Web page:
There is nothing painstaking in the first part of the journey from Mangochi Boma to Katuli, a remote village located at least 45 kilometres from the boma.
The beatific, smooth and tarmac Mangochi-Namwera-Ntaja-Liwonde Road makes travelling, though packed like sardines in a South African registered pick-up, quite illuminating.
As the road meanders up in the mountain chains, the view of the silent plains below is captivating, not to forget the splendor of gazing at the tip end of Lake Malawi giving in to the Shire River.
However, when you get meshed into the distant hills and disembark at Udubuli market to mark the beginning of the second part of the journey to Katuli, every beauty grinds to a halt.
You, now, begin to experience the reality of rural areas in Malawi. Public transport to Katuli is available, of course; but they are worn-out pick-ups that take, on average, four hours to fill-up. You do not have alternative but wait.
It is K1 000 for an hour’s journey from Udubuli market to Katuli, but if your pocket is brimming, you can hire a motorcycle and cough anything between K6 000 and K7 000.
The journey is painstaking: the road is narrow, dusty, and potholed and, sometimes, it snakes in deserted forests. You have an hour of enduring bumps, dust and numerous stops.
The feeling is that you are going to the middle of nowhere where life is predominantly rudimentary—no phone network, no electricity, no piped water, no modern buildings, etc.
But the feeling begins to fade away as Katuli, from a distance, begins to welcome you with a towering telecommunication transmitter. The closer you get, the more sophisticated Katuli becomes.
Vast mansions well-guarded by brick-walled compounds line along all sides of the dusty road leading to the main market. Shops are huge—and they, literally, sale anything: from groceries to clothes to electronics to hardware. Telecommunication network—for Airtel, TNM and MTL—is live and full. You do not need to stand on an anthill or climb a tree.
You would not be wrong to mistake Katuli market for Mbayani township market in Blantyre. It is busy, it is fast and it is noisy.
The noise from second-hand clothes vendors courting customers is wild. The wildness gets prickly when blasting sounds from electronic shops and video showrooms join the din. This is not to forget the vast sounds from panel beaters, motor-vehicle mechanics and moving vehicles and motorcycles.
The entire spectacle speaks completely the opposite of what defines a rural area in Malawi.
“Katuli has changed,” says Jonas Ajibu, 42, who runs a fast-food eatery where he sells chips and chicken prepared on an electric-powered stove.
Interviewing was a hustle because he had many customers to serve. To him, business is booming, lifestyles are changing, and everything about them is becoming modern, he adds.
“Our children these days are watching TVs. With a decoder, we are able to know what is happening everywhere in the world. We are no longer isolated. We are part of the world these days,” he says.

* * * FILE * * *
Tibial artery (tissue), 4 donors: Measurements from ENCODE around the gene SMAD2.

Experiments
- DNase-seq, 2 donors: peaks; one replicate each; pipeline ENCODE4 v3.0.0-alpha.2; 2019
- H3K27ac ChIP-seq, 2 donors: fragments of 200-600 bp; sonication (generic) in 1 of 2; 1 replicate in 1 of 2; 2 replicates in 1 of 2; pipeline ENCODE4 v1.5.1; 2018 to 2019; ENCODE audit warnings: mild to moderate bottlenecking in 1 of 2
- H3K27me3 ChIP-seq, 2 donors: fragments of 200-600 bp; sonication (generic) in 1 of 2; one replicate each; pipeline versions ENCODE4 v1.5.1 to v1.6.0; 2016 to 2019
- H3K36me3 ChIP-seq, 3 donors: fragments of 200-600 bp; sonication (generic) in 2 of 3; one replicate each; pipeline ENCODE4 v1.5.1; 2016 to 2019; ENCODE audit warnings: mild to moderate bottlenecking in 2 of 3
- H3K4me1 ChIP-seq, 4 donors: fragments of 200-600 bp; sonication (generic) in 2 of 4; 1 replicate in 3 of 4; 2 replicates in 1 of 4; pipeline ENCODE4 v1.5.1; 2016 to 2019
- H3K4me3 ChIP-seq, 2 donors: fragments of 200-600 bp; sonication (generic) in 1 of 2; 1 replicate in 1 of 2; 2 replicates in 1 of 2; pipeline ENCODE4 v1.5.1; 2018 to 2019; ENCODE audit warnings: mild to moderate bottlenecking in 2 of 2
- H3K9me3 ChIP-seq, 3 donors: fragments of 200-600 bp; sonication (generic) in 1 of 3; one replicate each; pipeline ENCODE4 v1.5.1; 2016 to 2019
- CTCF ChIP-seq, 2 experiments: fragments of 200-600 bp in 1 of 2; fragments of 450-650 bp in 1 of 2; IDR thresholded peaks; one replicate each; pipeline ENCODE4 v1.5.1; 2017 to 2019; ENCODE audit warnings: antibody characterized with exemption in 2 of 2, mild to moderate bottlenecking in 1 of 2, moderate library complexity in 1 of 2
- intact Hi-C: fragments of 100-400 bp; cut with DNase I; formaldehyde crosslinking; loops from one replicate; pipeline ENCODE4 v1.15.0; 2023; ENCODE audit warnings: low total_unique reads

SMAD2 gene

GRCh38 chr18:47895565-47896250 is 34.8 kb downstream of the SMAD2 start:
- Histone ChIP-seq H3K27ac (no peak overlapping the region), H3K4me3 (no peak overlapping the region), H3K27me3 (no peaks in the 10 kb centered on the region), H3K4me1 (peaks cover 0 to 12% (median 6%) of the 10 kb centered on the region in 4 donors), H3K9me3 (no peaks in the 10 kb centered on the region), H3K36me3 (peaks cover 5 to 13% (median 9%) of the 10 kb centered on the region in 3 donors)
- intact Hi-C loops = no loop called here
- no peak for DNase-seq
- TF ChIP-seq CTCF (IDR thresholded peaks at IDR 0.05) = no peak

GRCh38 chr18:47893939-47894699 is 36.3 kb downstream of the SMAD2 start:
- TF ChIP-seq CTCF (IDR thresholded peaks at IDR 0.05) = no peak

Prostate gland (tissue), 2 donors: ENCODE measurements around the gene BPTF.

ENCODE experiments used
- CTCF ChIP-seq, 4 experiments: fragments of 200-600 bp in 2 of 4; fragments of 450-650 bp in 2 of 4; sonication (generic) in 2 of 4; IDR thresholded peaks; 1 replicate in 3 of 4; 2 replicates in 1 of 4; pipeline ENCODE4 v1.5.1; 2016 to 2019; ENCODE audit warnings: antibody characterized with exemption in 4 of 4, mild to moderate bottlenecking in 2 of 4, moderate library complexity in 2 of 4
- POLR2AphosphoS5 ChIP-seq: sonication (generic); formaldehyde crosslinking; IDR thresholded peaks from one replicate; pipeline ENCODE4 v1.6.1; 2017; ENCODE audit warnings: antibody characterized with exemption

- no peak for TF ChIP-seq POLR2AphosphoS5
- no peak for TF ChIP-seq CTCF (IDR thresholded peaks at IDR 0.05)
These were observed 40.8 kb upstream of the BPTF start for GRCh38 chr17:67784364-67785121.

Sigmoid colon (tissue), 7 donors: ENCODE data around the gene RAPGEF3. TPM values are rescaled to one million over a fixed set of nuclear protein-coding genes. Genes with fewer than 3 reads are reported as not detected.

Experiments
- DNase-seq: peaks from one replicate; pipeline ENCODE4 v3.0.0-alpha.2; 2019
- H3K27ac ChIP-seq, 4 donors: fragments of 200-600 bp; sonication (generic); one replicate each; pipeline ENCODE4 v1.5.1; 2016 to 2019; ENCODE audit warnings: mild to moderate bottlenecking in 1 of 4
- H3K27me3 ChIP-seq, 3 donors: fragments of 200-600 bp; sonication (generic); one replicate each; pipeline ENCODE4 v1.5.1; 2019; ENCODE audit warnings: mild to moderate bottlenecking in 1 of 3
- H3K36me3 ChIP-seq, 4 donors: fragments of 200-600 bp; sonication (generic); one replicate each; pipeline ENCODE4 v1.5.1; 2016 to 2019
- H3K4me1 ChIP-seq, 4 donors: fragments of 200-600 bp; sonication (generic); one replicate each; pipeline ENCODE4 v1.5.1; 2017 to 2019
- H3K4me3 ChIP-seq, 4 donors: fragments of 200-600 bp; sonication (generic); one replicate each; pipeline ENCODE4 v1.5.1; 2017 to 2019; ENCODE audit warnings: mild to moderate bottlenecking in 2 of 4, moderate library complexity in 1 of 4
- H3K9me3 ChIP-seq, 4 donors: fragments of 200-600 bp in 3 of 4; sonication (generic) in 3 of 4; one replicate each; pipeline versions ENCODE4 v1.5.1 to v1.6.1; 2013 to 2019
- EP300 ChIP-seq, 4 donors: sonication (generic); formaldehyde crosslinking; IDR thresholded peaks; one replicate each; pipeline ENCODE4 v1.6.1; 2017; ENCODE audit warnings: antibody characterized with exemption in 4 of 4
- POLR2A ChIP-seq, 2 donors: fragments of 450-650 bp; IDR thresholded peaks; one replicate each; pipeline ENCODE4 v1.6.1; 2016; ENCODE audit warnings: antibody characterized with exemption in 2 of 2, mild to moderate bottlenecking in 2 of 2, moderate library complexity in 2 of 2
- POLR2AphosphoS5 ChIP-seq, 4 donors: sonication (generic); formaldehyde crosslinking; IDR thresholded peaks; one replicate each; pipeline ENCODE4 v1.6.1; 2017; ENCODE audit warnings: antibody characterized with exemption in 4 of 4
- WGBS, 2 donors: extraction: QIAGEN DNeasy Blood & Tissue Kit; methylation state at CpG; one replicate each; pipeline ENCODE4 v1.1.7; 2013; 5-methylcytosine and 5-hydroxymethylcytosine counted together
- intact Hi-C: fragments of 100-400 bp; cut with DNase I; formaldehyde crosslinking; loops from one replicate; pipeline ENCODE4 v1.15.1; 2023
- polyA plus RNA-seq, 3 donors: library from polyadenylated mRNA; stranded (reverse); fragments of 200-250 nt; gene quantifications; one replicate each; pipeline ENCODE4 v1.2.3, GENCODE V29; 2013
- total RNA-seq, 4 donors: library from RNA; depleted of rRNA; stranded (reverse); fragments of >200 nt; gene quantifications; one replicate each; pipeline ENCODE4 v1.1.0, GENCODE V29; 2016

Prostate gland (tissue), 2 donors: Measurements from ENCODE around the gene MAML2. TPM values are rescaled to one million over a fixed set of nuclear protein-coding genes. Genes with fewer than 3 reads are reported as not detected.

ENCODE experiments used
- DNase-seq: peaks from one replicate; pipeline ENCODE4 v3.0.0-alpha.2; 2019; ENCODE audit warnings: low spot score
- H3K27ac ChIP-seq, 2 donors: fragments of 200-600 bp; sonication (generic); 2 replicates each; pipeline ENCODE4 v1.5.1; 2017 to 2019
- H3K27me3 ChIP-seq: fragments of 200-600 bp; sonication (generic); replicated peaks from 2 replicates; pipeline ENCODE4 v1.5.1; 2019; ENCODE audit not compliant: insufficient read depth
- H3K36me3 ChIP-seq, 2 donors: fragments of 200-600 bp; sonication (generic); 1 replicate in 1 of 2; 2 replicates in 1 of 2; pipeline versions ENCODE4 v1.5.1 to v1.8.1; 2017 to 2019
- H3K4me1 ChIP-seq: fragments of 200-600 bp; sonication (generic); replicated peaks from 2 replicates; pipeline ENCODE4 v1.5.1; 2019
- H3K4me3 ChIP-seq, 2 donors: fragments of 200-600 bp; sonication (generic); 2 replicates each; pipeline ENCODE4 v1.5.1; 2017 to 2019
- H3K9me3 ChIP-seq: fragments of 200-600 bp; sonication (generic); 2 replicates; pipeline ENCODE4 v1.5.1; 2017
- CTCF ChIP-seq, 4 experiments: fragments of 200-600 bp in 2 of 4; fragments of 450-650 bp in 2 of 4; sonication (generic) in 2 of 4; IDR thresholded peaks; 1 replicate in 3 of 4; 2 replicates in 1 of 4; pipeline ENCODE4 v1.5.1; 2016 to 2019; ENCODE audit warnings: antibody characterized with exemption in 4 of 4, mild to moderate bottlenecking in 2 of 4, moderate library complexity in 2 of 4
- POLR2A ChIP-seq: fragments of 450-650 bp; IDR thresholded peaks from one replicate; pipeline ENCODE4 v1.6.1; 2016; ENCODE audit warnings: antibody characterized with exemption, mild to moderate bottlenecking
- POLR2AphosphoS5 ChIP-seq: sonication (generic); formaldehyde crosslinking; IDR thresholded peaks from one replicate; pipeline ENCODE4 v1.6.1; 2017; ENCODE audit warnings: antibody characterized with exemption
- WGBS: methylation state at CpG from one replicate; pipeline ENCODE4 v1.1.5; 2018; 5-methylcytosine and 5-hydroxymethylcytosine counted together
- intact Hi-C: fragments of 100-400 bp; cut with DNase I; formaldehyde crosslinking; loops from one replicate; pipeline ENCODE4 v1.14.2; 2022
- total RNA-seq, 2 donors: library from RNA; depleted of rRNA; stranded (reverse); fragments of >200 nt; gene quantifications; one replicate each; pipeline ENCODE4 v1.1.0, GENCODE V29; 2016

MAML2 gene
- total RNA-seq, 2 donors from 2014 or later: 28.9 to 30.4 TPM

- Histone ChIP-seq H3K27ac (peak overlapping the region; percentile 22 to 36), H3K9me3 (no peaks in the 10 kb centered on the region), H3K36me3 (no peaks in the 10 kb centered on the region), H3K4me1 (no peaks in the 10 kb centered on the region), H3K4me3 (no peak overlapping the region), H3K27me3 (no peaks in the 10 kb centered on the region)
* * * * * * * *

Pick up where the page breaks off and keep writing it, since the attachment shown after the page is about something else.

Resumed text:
Ten years ago, Katuli was a small, rural trading centre without much activity. It was a typical rural trading centre which operates without electricity and everything goes to sleep with twilight. However, when electricity, under the Malawi Rural Electric Programme (Marep), came to the area, everything began to change.
Marep, which dates back to the 80s and is implemented in phases, is a long-standing initiative that aims at extending electricity grid to more isolated administrative and trading centres.
Currently at Phase 8—with access to modern electricity still at one percent in the rural area where 80 percent of Malawians live—the initiative is wholly owned by government and is administered by the Electricity Supply Corporation of Malawi (
), in terms of maintenance, operations and new connections. Government aims at increasing electricity access to 30 percent by 2030.
With hundreds of trading and administrative centres already electrified so far, the economic development that government envisions in Marep, though staggering, is, unarguably, bearing fruits—and Katuli is an example.
With small-scale businesses booming, Katuli has turned into a pull factor to surrounding villages. They come here to sell and buy and this is generating incomes which are being invested in automobiles and construction.
Ten years ago, Esmie Itika was, just like Ajibu, a subsistence sweet potato farmer. Being a widow, she had little to provide for her family. She was saving her money through the village savings loan (VSL) which she invested in airtime business and a phone-charging shop.
Today, she sells second-hand clothes. She has built a three-bedroom house which is electrified.
“I use electricity for everything; cooking, heating, ironing and entertainment. I no longer walk distances to fetch firewood,” she says.
But, as they say, every development comes with its own problems. For one, some children abscond school to watch films, especially foreign films translated into Chichewa.
“It is a major concern. You find children who should be in class at the video showrooms. This can be one of the factors that may lead to increased dropouts,” said Patuma Abasi, a mother of three, including two primary school-going boys.